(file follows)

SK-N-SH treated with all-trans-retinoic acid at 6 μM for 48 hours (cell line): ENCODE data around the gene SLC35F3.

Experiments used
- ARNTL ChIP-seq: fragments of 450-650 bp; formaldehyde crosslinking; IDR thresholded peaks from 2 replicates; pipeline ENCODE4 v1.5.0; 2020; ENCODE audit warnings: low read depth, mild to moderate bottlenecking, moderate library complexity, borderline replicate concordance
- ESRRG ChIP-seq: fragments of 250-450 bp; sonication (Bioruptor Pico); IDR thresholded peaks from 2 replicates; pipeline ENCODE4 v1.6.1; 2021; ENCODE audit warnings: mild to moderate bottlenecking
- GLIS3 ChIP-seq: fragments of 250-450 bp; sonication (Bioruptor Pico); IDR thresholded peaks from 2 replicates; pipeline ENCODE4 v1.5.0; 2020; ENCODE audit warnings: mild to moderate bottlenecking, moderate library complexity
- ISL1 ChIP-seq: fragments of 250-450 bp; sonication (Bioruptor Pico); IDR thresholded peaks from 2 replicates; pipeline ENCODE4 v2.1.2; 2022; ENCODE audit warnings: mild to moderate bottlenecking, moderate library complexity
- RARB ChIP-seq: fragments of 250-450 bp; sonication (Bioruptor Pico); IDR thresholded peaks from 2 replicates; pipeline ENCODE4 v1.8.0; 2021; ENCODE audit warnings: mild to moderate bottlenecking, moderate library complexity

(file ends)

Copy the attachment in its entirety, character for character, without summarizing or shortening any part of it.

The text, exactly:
SK-N-SH treated with all-trans-retinoic acid at 6 μM for 48 hours (cell line): ENCODE data around the gene SLC35F3.

Experiments used
- ARNTL ChIP-seq: fragments of 450-650 bp; formaldehyde crosslinking; IDR thresholded peaks from 2 replicates; pipeline ENCODE4 v1.5.0; 2020; ENCODE audit warnings: low read depth, mild to moderate bottlenecking, moderate library complexity, borderline replicate concordance
- ESRRG ChIP-seq: fragments of 250-450 bp; sonication (Bioruptor Pico); IDR thresholded peaks from 2 replicates; pipeline ENCODE4 v1.6.1; 2021; ENCODE audit warnings: mild to moderate bottlenecking
- GLIS3 ChIP-seq: fragments of 250-450 bp; sonication (Bioruptor Pico); IDR thresholded peaks from 2 replicates; pipeline ENCODE4 v1.5.0; 2020; ENCODE audit warnings: mild to moderate bottlenecking, moderate library complexity
- ISL1 ChIP-seq: fragments of 250-450 bp; sonication (Bioruptor Pico); IDR thresholded peaks from 2 replicates; pipeline ENCODE4 v2.1.2; 2022; ENCODE audit warnings: mild to moderate bottlenecking, moderate library complexity
- RARB ChIP-seq: fragments of 250-450 bp; sonication (Bioruptor Pico); IDR thresholded peaks from 2 replicates; pipeline ENCODE4 v1.8.0; 2021; ENCODE audit warnings: mild to moderate bottlenecking, moderate library complexity